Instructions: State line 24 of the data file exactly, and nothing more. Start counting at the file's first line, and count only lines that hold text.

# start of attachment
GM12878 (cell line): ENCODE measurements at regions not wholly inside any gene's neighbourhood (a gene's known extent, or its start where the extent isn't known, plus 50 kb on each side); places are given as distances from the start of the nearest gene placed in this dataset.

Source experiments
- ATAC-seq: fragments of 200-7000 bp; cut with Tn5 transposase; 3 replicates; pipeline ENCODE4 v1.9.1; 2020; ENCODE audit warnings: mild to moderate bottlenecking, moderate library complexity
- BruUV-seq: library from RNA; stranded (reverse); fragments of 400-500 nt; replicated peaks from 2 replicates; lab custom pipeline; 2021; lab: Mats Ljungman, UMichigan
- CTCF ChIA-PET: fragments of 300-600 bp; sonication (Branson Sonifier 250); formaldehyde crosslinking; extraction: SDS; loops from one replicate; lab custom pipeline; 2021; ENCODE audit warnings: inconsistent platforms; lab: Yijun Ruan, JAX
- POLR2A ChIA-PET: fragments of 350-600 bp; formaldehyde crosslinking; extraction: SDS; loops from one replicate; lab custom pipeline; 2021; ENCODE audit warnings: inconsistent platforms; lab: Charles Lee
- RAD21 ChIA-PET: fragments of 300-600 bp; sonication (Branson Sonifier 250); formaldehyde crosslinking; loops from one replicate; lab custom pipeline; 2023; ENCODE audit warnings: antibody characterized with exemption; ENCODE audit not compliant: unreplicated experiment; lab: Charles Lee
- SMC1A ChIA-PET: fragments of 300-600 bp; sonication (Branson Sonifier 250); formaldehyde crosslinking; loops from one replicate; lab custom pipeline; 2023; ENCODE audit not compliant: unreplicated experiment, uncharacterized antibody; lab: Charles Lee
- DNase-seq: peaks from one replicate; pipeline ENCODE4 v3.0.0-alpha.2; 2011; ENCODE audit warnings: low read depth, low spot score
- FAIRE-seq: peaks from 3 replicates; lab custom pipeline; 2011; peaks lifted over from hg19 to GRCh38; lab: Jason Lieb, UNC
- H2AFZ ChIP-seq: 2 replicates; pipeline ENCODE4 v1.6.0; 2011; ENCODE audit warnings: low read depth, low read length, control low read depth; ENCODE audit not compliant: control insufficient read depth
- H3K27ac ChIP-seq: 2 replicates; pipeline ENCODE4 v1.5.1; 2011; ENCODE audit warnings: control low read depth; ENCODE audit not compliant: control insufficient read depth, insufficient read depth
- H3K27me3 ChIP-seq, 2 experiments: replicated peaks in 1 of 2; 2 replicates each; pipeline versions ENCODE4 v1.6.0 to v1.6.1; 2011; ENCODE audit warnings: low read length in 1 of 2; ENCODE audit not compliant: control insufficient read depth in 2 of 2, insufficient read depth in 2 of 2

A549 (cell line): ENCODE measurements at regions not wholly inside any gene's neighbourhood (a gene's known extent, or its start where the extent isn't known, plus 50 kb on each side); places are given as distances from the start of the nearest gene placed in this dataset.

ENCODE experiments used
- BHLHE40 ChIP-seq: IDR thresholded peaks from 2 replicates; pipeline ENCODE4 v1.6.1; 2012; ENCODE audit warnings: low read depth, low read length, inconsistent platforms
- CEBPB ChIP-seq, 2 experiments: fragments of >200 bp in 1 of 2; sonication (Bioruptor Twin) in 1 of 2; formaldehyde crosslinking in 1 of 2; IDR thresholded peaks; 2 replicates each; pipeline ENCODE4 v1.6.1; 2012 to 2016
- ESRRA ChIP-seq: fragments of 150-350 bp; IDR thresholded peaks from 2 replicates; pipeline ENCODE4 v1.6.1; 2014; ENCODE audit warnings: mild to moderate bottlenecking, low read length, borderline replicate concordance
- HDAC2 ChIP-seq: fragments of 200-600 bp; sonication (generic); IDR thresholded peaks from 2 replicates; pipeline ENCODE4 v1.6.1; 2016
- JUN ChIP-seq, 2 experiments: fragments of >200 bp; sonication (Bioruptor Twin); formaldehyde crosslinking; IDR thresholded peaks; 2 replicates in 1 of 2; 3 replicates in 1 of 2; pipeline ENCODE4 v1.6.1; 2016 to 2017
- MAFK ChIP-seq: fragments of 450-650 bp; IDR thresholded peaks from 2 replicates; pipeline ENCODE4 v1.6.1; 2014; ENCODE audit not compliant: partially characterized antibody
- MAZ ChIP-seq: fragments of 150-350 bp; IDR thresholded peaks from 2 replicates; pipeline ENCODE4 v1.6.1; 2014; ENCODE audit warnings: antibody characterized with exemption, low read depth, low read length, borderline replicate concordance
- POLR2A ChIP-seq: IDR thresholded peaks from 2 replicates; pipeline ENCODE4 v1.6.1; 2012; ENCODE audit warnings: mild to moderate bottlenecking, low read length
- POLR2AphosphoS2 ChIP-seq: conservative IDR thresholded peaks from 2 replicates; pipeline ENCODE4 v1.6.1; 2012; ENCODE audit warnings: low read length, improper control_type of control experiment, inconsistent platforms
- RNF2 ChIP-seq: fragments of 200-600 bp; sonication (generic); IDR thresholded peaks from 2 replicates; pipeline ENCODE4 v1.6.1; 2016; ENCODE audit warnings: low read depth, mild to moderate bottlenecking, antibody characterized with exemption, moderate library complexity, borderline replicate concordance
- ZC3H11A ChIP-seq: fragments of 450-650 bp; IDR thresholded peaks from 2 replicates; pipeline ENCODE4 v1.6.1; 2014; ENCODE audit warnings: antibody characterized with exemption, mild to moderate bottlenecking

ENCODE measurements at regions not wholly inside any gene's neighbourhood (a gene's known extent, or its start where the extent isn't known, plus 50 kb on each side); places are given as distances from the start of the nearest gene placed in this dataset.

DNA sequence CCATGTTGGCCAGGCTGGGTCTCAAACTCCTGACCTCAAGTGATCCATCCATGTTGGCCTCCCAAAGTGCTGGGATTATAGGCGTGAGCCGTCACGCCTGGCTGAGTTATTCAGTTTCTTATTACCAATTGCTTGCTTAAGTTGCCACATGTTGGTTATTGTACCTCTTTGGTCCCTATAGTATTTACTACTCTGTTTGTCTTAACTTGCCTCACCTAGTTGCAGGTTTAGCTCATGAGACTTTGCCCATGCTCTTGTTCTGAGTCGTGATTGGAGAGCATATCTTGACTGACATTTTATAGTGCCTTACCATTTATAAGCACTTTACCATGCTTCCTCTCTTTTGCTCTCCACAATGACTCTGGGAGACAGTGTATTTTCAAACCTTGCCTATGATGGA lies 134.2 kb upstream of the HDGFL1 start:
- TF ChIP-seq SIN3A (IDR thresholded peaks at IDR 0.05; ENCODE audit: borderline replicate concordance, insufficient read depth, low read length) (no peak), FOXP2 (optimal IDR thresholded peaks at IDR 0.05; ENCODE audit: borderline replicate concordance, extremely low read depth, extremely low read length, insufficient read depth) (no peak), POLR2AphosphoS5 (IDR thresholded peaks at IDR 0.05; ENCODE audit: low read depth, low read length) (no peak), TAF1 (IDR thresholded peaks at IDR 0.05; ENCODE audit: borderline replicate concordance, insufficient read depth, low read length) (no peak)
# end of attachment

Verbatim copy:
- POLR2AphosphoS2 ChIP-seq: conservative IDR thresholded peaks from 2 replicates; pipeline ENCODE4 v1.6.1; 2012; ENCODE audit warnings: low read length, improper control_type of control experiment, inconsistent platforms